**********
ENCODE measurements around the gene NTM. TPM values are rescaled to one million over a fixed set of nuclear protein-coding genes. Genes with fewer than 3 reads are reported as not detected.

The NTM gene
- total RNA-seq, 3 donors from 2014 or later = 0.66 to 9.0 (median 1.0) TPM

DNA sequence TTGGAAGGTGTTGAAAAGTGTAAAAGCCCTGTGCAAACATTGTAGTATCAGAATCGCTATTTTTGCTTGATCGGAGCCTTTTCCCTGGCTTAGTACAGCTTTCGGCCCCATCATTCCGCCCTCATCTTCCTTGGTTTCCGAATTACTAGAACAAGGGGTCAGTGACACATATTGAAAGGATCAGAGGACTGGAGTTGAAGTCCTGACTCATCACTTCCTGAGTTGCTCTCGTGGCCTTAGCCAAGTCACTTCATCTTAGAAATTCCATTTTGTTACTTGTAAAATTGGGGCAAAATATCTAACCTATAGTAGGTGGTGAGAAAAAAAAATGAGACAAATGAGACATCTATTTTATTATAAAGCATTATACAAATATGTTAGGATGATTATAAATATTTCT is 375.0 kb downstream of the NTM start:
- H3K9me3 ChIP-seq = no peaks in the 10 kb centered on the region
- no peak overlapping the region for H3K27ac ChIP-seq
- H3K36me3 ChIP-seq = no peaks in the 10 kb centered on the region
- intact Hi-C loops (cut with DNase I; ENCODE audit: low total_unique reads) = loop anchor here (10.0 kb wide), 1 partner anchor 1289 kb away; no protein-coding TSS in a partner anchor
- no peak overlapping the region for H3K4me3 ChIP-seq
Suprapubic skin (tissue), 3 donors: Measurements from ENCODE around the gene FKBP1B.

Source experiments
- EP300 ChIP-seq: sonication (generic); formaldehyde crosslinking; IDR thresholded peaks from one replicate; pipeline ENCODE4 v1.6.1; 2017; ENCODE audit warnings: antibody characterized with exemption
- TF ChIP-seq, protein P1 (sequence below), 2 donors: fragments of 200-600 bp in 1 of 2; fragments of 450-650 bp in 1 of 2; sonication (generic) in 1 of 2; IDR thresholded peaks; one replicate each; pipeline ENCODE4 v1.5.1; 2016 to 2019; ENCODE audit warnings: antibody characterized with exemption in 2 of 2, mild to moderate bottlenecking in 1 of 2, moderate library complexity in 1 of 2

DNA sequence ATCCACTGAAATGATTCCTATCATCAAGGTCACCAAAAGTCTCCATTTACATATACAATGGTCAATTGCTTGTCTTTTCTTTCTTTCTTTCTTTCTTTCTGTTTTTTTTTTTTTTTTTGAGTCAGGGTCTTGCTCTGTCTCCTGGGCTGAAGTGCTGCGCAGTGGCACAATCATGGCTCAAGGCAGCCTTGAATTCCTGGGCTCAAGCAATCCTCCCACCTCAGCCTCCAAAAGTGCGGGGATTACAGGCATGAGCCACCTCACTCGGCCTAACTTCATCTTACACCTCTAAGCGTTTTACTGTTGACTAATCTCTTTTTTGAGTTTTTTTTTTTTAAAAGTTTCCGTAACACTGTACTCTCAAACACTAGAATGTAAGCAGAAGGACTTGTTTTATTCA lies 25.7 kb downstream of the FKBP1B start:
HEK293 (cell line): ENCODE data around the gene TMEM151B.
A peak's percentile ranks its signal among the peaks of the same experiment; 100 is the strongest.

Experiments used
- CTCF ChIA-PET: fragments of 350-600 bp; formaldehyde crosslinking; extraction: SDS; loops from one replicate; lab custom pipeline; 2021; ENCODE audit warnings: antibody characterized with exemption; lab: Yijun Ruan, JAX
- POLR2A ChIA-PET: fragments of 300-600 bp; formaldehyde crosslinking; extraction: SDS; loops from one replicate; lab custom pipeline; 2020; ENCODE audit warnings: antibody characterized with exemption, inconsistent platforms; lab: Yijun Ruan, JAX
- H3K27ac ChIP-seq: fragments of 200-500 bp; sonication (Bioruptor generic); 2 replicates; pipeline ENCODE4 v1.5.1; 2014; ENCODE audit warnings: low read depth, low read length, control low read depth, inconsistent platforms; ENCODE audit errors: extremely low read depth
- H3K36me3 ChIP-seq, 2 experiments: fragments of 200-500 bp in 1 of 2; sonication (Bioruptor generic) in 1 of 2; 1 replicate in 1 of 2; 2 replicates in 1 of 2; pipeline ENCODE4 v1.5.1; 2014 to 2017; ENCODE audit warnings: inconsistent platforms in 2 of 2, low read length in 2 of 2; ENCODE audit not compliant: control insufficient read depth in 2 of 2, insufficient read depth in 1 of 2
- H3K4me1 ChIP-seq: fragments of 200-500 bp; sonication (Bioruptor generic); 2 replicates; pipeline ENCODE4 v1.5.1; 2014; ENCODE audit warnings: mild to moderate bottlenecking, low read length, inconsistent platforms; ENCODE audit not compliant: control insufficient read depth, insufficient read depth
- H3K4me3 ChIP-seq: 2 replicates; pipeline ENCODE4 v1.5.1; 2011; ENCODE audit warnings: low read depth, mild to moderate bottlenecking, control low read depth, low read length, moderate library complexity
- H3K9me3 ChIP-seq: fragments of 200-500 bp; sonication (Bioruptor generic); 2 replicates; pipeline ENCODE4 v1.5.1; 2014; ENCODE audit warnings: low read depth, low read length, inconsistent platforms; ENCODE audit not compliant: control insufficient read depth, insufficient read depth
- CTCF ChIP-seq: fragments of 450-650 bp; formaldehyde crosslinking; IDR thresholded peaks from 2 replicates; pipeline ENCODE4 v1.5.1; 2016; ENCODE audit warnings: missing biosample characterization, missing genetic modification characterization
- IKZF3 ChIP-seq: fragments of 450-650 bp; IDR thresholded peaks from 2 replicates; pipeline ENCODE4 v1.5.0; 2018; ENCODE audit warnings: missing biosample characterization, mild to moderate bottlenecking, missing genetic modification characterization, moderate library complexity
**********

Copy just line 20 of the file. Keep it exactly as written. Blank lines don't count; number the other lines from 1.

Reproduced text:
- H3K27ac ChIP-seq: fragments of 200-500 bp; sonication (Bioruptor generic); 2 replicates; pipeline ENCODE4 v1.5.1; 2014; ENCODE audit warnings: low read depth, low read length, control low read depth, inconsistent platforms; ENCODE audit errors: extremely low read depth